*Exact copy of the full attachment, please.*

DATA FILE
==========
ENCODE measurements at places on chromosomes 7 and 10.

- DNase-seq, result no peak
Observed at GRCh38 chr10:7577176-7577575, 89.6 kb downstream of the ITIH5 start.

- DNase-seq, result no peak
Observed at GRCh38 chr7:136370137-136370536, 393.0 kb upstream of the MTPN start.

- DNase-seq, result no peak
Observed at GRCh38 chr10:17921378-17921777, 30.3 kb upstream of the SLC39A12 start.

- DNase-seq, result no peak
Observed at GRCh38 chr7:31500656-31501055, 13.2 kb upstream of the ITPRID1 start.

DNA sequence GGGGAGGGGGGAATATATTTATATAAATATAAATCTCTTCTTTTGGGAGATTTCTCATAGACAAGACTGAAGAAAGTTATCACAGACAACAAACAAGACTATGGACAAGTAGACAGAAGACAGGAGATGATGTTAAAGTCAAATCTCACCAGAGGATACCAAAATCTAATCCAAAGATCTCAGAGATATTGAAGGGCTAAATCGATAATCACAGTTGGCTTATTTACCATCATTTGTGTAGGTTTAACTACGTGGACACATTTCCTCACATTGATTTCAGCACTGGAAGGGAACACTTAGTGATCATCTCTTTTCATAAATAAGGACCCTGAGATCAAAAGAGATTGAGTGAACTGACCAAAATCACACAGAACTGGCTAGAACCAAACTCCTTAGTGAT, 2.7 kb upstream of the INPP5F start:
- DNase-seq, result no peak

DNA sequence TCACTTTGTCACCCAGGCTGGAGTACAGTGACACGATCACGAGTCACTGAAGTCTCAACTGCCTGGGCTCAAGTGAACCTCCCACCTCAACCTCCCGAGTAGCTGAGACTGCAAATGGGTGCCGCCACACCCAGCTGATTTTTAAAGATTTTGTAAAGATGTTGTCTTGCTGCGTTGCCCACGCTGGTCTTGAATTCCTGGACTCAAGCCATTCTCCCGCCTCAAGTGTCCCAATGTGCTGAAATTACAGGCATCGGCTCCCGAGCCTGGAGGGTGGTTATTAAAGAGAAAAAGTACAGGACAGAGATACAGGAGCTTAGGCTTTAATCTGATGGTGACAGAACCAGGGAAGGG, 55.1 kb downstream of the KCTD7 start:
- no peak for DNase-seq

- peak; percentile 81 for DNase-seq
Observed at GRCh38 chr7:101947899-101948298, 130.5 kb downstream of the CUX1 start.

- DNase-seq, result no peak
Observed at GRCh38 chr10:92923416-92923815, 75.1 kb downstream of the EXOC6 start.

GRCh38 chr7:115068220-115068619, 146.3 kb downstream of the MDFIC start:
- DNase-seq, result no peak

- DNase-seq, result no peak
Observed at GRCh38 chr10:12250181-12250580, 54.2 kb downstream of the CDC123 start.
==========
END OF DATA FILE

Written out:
ENCODE measurements at places on chromosomes 7 and 10.

- DNase-seq, result no peak
Observed at GRCh38 chr10:7577176-7577575, 89.6 kb downstream of the ITIH5 start.

- DNase-seq, result no peak
Observed at GRCh38 chr7:136370137-136370536, 393.0 kb upstream of the MTPN start.

- DNase-seq, result no peak
Observed at GRCh38 chr10:17921378-17921777, 30.3 kb upstream of the SLC39A12 start.

- DNase-seq, result no peak
Observed at GRCh38 chr7:31500656-31501055, 13.2 kb upstream of the ITPRID1 start.

DNA sequence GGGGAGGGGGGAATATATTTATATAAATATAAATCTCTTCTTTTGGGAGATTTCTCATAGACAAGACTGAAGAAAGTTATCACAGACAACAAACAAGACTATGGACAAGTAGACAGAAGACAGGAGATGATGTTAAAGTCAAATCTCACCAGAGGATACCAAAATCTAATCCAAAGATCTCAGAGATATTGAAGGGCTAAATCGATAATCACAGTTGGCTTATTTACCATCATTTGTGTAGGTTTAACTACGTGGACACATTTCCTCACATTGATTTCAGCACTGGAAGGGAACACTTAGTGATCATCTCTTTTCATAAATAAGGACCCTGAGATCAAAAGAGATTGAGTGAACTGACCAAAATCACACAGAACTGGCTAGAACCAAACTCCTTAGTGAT, 2.7 kb upstream of the INPP5F start:
- DNase-seq, result no peak

DNA sequence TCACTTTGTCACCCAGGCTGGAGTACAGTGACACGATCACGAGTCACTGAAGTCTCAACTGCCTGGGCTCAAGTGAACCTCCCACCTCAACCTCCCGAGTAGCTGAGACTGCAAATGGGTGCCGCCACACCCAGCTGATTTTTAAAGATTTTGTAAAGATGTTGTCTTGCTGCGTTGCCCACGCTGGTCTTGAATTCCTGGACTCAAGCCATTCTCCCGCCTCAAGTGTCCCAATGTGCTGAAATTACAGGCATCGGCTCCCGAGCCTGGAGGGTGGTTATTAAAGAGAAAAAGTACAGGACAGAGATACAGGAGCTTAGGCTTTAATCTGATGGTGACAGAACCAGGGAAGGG, 55.1 kb downstream of the KCTD7 start:
- no peak for DNase-seq

- peak; percentile 81 for DNase-seq
Observed at GRCh38 chr7:101947899-101948298, 130.5 kb downstream of the CUX1 start.

- DNase-seq, result no peak
Observed at GRCh38 chr10:92923416-92923815, 75.1 kb downstream of the EXOC6 start.

GRCh38 chr7:115068220-115068619, 146.3 kb downstream of the MDFIC start:
- DNase-seq, result no peak

- DNase-seq, result no peak
Observed at GRCh38 chr10:12250181-12250580, 54.2 kb downstream of the CDC123 start.